15. NII volatility in the banking book can arise from a number of causes. These include non-traded market risk, changes in product margins, behavioural factors and changes in the competitive environment. ALM committees that can identify effects of the individual drivers will better understand these risks.
  16. Market risk can overshadow the other structural risks. In order to understand its impact you need to consider each risk driver in isolation. For example changing the yield curve will potentially lead to changes in the NII. But it is difficult to isolate what proportion of the change in the NII is due to the yield curve shift and what is due to other factors like margin widening/compression.
  17. Significant structural foreign exchange risk should be reported. A firm that for example faces a basis risk in swapping foreign currency assets or liabilities to its base currency should undertake an analysis of this risk just as if it was running a Sterling basis risk.
  18. Reverse stress testing of liquidity should be in place. This means using scenarios that involve successive years of negative NII and the resultant effect on the ability of the firm to fund itself. ALM committees can then inform the board whether the reverse stress scenarios are sufficiently remote to remain within the board's risk appetite.
  19. Some ALM committees also produce scenarios then go beyond the firm's risk appetite but do not result in failure. The purpose being to identify vulnerability.
  20. Contingency funding plans should be assessed for their effectiveness and be factored into reverse stress testing. The CFP should where possible be operationally tested.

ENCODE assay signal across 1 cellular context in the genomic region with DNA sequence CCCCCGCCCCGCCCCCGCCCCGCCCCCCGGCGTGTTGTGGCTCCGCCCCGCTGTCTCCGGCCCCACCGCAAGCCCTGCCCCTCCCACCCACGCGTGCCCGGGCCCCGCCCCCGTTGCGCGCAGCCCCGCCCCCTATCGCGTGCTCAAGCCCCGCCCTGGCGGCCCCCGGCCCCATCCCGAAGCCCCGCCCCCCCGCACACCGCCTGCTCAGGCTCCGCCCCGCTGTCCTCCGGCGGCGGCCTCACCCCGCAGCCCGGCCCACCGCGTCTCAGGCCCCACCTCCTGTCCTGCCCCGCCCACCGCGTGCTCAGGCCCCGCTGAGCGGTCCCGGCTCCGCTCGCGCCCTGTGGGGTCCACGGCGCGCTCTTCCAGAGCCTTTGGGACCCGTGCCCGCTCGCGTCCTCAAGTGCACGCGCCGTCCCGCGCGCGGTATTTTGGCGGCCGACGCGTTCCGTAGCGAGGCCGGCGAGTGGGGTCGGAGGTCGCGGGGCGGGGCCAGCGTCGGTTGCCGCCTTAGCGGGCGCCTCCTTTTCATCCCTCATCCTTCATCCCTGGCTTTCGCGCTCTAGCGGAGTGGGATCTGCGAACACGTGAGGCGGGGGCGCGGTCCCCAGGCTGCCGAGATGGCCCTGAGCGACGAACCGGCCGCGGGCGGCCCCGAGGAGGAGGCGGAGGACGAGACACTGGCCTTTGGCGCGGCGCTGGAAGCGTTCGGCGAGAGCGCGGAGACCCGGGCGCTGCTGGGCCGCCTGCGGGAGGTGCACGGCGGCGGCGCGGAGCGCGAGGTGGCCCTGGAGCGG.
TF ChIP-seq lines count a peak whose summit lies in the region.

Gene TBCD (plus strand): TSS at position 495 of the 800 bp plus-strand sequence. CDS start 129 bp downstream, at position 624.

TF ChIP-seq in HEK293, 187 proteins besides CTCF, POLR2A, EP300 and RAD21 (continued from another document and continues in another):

• The FSA is raising the standards for ALM. So expect more challenge from the regulator. If you compare what you do with their letter you will almost certainly improve your ALM.
  • The FSA should be far more forthcoming as to what it considers to be the root causes of the issues it raises. It should have considered the way ALM committees and risk management work together. Failures can occur where senior executives expect risk managers to "lead the way". Similarly when risk managers expect direction from senior executives. Would the FSA have found collaboration in the best firms? Most likely. This is instructive.
  • The section of the letter dealing with "Interest Rate Risk in the Banking Book and other drivers of the net income (NII) sensitivity" raises important issues but the FSA is unable to clearly articulate what it means. This CEO letter should not have gone out without substantial re-drafting of this section. Perhaps the FSA's forthcoming IRRBB discussion paper will help clarify its thinking?
  • Finally "proportionality" is important for smaller firms. Let's hope this isn’t forgotten.     

Displaying 1 to 6 of 6 results in total.

Related Documents

Free to ViewAsset & Liability Management Workshop 100% relevant

Free to ViewAsset Liabilty Management 69% relevant

24th December 2010

In the proposed "Dear CEO letter" on Senior Asset & Liability Management Committee Practices (November 2010) the FSA picks up on ALM. Why is the FSA addressing this topic?

Free to ViewIs it in your your ILAA? 65% relevant

6th January 2011

The FSA's proposed Dear CEO letter (Review of implementation of systems and controls requirements in liquidity regime dated December 2010) tells you that if it's not in writing it doesn't exist.

Free to ViewDear CEO letters 60% relevant

14th October 2011

On several occasions I have been asked about Dear CEO letters. These letters normally focus on a theme where the regulator has found weaknesses in the way firms manage their business. A formal response is often required. How seriously should you take these letters and your response?

Free to ViewTraining Courses > Asset Swaps 58% relevant

Free to ViewTraining Courses > Balance Sheet Risk Management 32% relevant